Monday, November 15, 2021

My Process

 By Thomas Kies

I’m going to riff off of Donis Casey’s excellent blog this week about her writing process.  

Mine is best described as chaotic.  As a rule, I have a general idea what the book will be about and the location.  Sometimes I even have thoughts on what the plot will be and who the villain or villains are.

But not always.

The book I’m currently working on I’ve started six times already.  Not unusual for me.  At some point, about thirty or forty pages in, I either like what I’ve written, or I don’t.  Six times now, I haven’t liked what I’ve created.

Initially, when I started this project, I had an idea for an opening scene but wasn’t sure how it might work so I mentally filed it away.  Plus, it was a murder scene that felt a little gruesome to me.

But I recalled what Barbara Peters, my first publisher and owner of the Poisoned Pen Bookstore, had told me during a live interview online.  “All of your books open with a murder, each one a little more gruesome than the last.” 

After six false starts and a long walk around the neighborhood, I decided to scrap everything I’d done up until then and start over…using that scene I had originally envisioned. 

I love it.

Now I’m about thirty pages into the project and I’ve completely changed the direction I’m taking the book.  Do I know where I’m going with it?  Kind of.

Stephen King said in a Wall Street Journal interview, “The thing is, I don’t outline, I don’t have whole plots in my head in advance. So, I’m really happy if I know what’s going to happen tomorrow, which I do, as a matter of fact, I know what’s going to happen in the novel I’m working on. And that’s enough.”

Now, so I don’t start out with an outline.  That being said, at some point during the writing of the book, I know where it will end up and who the baddies are.  I just have to find a way to get there.

That’s when I start outlining what has to happen to move me to that final scene. 

Then at a certain point, I know I have to lay clues.  You can’t have a mystery if the reader doesn’t at least have some kind of chance to solve the crime. But the clues have to be subtle and that’s where I have the advantage.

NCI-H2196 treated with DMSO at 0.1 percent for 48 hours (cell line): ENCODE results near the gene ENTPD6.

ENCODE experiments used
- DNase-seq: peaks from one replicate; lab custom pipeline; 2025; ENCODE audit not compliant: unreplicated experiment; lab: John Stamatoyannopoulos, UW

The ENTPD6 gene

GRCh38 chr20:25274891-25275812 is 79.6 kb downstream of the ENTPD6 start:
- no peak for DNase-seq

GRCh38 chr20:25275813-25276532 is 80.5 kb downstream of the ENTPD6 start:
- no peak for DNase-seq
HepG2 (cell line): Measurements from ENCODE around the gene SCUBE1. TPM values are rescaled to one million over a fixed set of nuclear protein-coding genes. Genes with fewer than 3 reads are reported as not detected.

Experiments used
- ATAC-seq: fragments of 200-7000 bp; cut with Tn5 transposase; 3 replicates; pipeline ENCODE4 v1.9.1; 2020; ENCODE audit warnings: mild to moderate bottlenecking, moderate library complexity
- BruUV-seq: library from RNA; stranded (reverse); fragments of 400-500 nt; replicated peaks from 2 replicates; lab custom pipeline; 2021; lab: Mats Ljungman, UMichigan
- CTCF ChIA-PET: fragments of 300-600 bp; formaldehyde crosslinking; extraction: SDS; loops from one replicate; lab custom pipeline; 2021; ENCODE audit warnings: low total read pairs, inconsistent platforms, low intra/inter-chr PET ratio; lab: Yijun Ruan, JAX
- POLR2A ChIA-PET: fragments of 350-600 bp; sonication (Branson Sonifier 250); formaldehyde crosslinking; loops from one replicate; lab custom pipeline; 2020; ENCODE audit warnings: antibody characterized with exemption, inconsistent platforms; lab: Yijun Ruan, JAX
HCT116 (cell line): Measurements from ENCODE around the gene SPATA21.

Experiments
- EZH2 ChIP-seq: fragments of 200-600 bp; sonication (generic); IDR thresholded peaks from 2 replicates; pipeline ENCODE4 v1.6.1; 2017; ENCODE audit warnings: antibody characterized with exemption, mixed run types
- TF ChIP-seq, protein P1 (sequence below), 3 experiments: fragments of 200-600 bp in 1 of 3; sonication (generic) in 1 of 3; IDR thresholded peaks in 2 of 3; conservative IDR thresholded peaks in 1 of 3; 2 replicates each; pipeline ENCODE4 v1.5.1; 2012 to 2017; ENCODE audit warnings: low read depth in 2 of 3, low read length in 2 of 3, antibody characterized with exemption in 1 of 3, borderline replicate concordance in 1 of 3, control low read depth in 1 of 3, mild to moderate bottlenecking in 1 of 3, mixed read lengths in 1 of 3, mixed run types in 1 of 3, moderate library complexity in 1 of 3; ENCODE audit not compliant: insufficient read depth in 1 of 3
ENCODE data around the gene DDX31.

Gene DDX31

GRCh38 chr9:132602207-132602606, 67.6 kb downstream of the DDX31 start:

I can go back into what’s been written, like going back in time, and alter what I’ve created.  

The same goes with dialogue. Haven’t you had a conversation with someone and wish you could have said something differently?  I can do that. 

Back to laying the clues out.  You don’t want them to be too obvious or the reader will figure out who the baddies are about halfway through the story. What you want is to have them reach the end of the book, and slap their forehead and say, “I should have seen that coming.”

So, now, I’m going to take a walk down to the beach and then come back, sit down at my keyboard, and knock out another chapter.

Cheers and I hope you have a wonderful Thanksgiving.


Anonymous said...

I know some writers who record themselves talking out loud with ideas on their beach walks. They use their phones or a micro recorder.

I haven't done that yet. I have a giant A-frame white board (did you know hand sanitizer works to erase marker?)in my office and post-y notes and yellow pad half-pages organized into labeled piles.

Fifth novel, pre-published series, sneaking up on pitching.

Laura Hernandez (we met at Book Passage a couple yrs ago at writers con I won scholarship to)

Thomas Kies said...

Laurie, that was 2016 and Kimberley Cameron had just snagged a contract for me that same week. I remember both the conference and you well.

Anonymous said...

I do remember that as your Contract Week! Congratulations then and now!Look forward to your posts all the time, too!